The Administration

OPINION: Watergate is more than history on 45th anniversary


“I am certain this will be the most important event in your lives. I know it was in mine.” 

Not a sentence you expect to hear as a mere twenty-two year old. The two of us were still only in college during that early summer in 1974 when Sam Dash, Chief Counsel of the Senate Watergate Committee, gathered his staff for the last time. We had worked around the clock for a year and a half.

{mosads}By that time, the team was down to about sixty of us — mostly young attorneys, staffers and stenographers — from twice that number a few months prior, when the Committee was embroiled in the Nixon Tapes case and the challenges of Executive Privilege. Dash’s message was matter-of-fact and warm, but it stung. We were so young, and certainly there was more to come in our individual lives.


Today, June 17th, it is 45 years since the Watergate burglars broke into the Democratic National Committee campaign headquarters in the Watergate Office building — a crime that would bring the nation to the brink of a Constitutional crisis. 

Looking back, Sam Dash might have been correct. What happened on the Senate Watergate Committee for the senators and their staffs was unprecedented, and it glued a nation to daytime telecasts like never before in history. Its legacies — from celebrity journalists to the universally known “-gate” suffix — have embedded themselves in our national fabric; society as we knew it was changed forever. The branches of government — what we learned about when civics classes existed — seemed to be exchanging powerful salvos. It was alive and dramatic, and in some ways even touching. Government was real and the people’s stake in it was on the line.

As Nixon stepped onto Marine 1 and left D.C. on August 9th, 1974, resigning to avoid impeachment, there was a palpable sense that something defining had happened. The social and political tumult of the 1960s, which in spirit had extended into the early 1970’s, had come to an abrupt end. Truth had spoken to power. The country had participated and it belonged to the people, or so it seemed.  But the intervening four decades have seen a near constant erosion of the value of that truth. Today, we as a nation must once again revitalize our collective understanding of how government works. We must care about it, and we must get involved.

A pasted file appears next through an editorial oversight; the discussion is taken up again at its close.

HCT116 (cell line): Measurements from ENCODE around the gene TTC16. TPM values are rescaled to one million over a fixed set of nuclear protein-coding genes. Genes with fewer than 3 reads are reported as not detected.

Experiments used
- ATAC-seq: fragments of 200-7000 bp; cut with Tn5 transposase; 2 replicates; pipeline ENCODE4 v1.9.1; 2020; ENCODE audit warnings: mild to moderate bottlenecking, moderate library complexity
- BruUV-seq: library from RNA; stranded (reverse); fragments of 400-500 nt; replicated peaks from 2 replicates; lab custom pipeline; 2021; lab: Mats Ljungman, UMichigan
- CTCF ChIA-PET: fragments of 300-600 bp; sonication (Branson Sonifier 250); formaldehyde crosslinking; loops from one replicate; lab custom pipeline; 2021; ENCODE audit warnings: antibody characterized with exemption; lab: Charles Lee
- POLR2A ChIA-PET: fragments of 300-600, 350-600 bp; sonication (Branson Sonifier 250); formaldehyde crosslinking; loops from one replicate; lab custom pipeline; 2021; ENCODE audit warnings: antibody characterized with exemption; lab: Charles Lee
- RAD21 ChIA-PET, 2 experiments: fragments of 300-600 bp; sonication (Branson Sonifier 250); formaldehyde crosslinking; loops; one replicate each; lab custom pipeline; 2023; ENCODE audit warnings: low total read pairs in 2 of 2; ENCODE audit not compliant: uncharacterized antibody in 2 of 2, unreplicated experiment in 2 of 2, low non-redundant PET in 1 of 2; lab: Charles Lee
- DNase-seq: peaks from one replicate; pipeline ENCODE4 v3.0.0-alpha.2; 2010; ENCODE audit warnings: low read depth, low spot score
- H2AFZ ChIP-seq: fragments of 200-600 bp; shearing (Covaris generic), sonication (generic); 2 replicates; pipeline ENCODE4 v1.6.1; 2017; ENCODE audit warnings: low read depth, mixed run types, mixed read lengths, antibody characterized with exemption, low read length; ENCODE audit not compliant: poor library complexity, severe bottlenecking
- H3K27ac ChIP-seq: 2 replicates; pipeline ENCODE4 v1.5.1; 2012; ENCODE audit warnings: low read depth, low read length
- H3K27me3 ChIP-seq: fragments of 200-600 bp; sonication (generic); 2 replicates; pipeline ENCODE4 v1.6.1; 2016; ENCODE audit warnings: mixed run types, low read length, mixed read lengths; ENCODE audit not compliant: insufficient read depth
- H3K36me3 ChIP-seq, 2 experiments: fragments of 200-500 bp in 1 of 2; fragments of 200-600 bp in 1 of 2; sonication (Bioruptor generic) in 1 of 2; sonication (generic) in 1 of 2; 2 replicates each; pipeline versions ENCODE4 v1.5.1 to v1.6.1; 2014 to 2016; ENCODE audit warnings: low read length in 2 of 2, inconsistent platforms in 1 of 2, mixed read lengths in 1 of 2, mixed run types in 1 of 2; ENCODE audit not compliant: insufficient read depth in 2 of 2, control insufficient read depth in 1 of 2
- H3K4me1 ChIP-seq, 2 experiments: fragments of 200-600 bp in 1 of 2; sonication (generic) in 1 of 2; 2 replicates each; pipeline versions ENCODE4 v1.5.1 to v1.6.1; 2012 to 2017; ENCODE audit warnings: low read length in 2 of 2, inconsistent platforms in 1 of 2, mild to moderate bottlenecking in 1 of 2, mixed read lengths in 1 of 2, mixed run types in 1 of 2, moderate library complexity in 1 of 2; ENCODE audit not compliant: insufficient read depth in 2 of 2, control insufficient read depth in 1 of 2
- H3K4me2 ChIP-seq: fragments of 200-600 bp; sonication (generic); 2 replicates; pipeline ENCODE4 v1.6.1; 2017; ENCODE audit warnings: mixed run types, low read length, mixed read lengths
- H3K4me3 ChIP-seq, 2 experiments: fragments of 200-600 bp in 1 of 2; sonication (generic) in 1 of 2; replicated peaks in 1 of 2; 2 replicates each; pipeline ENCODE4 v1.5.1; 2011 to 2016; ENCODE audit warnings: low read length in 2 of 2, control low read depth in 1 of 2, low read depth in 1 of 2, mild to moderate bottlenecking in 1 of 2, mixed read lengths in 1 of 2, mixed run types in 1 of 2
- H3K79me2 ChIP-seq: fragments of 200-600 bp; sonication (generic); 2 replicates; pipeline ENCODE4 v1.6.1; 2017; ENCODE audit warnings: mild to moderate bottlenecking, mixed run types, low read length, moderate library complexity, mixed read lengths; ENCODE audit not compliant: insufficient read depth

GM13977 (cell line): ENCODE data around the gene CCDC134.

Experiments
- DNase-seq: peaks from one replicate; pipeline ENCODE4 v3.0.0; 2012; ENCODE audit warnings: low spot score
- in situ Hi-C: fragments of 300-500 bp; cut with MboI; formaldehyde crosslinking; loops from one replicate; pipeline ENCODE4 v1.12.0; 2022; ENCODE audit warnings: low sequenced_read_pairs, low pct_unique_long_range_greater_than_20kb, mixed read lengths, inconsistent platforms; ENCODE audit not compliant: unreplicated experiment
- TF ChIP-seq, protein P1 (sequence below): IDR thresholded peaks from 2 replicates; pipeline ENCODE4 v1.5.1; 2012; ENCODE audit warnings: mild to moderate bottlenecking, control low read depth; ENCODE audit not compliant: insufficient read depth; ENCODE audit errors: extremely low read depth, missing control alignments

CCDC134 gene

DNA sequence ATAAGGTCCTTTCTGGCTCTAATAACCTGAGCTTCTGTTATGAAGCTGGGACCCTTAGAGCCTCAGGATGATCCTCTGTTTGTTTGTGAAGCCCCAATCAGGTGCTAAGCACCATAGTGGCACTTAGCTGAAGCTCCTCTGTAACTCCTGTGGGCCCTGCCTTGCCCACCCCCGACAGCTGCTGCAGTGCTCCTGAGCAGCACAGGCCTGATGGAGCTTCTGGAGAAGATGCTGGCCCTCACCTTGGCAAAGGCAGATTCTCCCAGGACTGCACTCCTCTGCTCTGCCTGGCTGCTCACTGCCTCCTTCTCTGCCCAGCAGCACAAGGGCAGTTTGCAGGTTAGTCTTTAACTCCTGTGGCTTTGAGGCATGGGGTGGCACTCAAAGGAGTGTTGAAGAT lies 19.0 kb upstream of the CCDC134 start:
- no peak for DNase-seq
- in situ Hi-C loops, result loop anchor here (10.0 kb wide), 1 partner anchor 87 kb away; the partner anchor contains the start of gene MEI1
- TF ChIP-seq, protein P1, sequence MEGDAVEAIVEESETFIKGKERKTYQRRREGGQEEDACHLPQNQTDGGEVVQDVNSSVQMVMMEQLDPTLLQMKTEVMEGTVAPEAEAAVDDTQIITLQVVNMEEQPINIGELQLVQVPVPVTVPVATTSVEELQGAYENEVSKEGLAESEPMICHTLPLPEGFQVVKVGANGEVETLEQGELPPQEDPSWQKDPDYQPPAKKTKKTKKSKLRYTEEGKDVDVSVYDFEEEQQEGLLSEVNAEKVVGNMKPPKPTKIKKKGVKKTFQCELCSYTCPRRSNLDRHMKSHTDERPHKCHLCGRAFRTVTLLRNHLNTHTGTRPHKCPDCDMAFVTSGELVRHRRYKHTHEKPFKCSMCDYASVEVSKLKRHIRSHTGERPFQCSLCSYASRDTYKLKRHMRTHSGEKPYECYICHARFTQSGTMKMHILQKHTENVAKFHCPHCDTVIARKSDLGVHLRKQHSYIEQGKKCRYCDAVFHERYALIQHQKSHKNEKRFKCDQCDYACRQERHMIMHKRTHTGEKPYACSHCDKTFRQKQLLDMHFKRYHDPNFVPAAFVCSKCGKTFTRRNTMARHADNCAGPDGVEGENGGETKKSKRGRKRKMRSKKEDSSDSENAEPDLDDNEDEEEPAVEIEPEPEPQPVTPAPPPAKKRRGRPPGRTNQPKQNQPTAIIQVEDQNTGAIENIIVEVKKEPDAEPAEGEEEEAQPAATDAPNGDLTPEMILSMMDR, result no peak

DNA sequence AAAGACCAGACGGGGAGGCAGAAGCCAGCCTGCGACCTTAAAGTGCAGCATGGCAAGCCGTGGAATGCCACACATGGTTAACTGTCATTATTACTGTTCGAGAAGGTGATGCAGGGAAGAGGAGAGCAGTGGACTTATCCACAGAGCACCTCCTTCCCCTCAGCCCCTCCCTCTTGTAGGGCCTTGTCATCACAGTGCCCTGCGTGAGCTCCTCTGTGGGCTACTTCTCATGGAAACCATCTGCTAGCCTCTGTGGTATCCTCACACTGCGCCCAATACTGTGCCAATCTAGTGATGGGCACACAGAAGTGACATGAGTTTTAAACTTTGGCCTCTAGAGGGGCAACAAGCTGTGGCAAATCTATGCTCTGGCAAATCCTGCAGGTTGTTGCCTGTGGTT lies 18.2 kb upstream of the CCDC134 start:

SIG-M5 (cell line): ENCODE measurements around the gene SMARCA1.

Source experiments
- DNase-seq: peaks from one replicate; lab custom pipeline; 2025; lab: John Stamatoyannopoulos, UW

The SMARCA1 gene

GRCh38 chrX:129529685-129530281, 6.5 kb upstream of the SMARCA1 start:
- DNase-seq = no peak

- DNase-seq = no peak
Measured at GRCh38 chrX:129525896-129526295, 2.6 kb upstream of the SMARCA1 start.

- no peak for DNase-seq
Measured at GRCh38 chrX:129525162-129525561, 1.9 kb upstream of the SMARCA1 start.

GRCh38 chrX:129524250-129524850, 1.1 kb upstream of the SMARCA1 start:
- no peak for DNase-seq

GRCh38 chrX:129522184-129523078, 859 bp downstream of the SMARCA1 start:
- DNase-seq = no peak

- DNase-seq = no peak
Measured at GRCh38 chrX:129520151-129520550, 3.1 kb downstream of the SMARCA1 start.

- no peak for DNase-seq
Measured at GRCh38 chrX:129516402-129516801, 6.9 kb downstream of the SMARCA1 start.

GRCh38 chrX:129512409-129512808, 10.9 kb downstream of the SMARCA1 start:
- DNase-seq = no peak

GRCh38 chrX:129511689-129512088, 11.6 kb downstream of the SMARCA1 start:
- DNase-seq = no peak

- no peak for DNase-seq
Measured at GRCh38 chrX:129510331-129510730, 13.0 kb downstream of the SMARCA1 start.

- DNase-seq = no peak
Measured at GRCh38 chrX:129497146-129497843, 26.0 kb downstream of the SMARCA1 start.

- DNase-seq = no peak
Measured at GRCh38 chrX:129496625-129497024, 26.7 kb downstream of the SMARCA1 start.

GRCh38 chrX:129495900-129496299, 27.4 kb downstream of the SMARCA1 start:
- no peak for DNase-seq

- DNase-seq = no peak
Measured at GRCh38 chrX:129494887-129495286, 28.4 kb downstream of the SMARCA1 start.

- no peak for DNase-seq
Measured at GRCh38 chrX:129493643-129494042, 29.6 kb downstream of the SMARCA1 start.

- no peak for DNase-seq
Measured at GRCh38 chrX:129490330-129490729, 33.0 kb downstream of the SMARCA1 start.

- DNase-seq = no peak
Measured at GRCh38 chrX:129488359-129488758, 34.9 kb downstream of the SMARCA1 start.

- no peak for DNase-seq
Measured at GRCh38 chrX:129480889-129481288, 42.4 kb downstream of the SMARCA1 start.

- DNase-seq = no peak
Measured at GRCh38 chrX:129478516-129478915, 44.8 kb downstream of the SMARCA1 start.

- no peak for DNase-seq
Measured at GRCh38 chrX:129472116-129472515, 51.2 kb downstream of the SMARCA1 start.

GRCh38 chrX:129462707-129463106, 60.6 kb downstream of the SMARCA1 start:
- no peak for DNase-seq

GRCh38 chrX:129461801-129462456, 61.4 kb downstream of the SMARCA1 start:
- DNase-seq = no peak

The two of us joined the Watergate Committee as college students, and have remained lifelong friends. Elisabeth was an intern from Wellesley College, working for

Senator Sam Ervin, the colorful and earnest Democratic Chairman on the Senate Watergate Committee. Ervin assigned her to the new Committee’s staff headquarters, housed in a hastily converted Senate auditorium — Room G308 in the Russell Senate Office Building. Gordon was at Michigan State and sensed the exigent, contagious energy of the Sixties making its way to the Hill. He left East Lansing for D.C., and landed a job on the Committee staff.

What we, and others on the Watergate Committee staff witnessed in 1973 and ‘74 was something that could not be fully appreciated until recently. To our young army of over a hundred truth seekers trying to understand what occurred in the 1972 presidential election, the truth was then a solid thing. It was the most essential substance to maintain the civil society and democratic practice that we knew. Whether we leaned toward one party or the other, in the end, the American Dream and the pillars of our country rested on the same bedrock of respect for the truth.